I am a PhD History Candidate at New York University, studying nineteenth century American History, with special attention to the period of the Civil War and Reconstruction. I am most interested in the transformation from slavery to free-labor, and the problem of social emancipation as it presented itself in the age of industrial capitalism.
about the blog
This little piece of virtual space will provide an avenue for making sense of my research, interests in historical material, and aesthetic experiences. It will be a record of sorts, an externalization of living — in whatever minute dimension this format allows.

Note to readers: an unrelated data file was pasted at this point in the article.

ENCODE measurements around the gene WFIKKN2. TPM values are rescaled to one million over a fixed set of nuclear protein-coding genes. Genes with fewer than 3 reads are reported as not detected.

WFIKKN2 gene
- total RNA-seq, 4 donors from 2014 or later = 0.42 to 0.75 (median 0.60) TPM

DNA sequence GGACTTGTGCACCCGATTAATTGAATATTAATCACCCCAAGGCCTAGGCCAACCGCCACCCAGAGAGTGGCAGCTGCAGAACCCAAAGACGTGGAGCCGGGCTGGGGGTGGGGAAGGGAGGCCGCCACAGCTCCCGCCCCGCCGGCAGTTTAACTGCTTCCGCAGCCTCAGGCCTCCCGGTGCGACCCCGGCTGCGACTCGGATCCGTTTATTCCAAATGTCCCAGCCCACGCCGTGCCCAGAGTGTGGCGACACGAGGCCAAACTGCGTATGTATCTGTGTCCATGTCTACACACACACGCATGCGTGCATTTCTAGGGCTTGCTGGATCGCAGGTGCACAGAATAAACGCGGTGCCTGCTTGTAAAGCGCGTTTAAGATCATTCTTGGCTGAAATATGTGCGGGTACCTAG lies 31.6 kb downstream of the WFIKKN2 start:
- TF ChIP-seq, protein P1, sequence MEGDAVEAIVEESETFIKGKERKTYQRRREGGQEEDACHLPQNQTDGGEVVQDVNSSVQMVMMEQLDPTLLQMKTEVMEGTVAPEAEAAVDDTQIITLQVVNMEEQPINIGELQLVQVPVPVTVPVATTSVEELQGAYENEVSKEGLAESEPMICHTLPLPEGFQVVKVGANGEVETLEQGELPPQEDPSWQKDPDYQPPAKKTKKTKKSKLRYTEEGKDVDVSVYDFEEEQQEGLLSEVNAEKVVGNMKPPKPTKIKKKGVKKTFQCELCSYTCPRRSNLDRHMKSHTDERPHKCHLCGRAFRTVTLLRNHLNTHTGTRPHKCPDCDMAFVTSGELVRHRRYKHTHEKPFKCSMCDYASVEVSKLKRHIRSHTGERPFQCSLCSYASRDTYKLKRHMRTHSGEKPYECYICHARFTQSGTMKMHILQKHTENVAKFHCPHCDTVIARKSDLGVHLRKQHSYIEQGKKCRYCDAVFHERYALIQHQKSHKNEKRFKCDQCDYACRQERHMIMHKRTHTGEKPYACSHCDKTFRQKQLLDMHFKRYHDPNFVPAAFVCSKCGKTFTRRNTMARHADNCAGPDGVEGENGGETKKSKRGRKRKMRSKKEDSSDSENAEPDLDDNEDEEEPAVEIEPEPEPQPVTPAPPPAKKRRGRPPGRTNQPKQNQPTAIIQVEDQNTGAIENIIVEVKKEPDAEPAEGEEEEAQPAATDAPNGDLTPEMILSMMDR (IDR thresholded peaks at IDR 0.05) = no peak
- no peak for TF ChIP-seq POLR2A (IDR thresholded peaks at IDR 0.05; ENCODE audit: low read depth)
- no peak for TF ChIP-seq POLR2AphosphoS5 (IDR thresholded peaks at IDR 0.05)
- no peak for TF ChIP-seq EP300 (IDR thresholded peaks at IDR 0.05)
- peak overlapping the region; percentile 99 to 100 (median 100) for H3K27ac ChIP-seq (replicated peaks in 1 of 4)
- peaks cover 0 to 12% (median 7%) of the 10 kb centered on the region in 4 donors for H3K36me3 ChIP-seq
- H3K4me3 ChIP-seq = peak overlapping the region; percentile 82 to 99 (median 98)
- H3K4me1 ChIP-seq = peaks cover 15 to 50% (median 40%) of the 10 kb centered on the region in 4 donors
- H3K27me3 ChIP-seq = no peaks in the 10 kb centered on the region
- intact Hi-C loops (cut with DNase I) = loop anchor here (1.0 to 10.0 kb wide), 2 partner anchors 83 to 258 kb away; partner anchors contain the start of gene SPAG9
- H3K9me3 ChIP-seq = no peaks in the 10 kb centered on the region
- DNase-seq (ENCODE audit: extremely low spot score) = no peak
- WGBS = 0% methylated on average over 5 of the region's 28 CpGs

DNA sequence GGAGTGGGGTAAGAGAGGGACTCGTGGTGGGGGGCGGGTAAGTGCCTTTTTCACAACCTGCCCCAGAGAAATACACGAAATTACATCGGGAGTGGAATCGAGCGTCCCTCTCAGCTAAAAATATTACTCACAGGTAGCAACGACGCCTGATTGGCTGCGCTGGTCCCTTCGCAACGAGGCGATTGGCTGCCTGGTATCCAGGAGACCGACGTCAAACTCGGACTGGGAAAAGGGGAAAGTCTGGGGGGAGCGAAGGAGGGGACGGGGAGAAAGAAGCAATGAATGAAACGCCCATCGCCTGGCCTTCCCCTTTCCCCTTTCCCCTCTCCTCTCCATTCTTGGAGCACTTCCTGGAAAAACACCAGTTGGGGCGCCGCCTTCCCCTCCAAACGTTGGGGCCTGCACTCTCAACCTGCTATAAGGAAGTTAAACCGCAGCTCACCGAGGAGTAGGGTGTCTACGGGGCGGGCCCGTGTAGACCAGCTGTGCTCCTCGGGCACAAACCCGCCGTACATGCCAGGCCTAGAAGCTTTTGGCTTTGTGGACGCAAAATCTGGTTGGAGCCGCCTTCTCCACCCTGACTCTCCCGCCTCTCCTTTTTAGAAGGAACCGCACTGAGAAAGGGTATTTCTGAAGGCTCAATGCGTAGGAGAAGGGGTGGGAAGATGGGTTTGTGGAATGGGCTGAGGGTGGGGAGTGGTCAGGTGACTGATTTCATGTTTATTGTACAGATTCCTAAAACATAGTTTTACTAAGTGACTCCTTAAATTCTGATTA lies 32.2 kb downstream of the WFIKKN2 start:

About the title, “eleutheromania,” I don’t find myself entirely sympathetic to Carlyle, although I do find him a fascinating example of the deep disenchantment with the project of liberalism in the nineteenth century. A good deal of his observations are astute, but it’s not for nothing that the American Southern planters employed Carlyle in order to support their vision of an “aristocratic republic.” There was something deeply anti-bourgeois in Carlyle’s sentiments, and thus, I think, regressive. Nonetheless, his painstaking reflections on the contradictory forces brought forth by the emergence of bourgeois capitalist society stand as a testament to the depth of the confusion arising in the age of industrial capitalism, and especially in regards to the problem of human freedom. Because this legacy remains, it is our task to supersede the problem. Until then, we’ve yet to truly prove Carlyle wrong.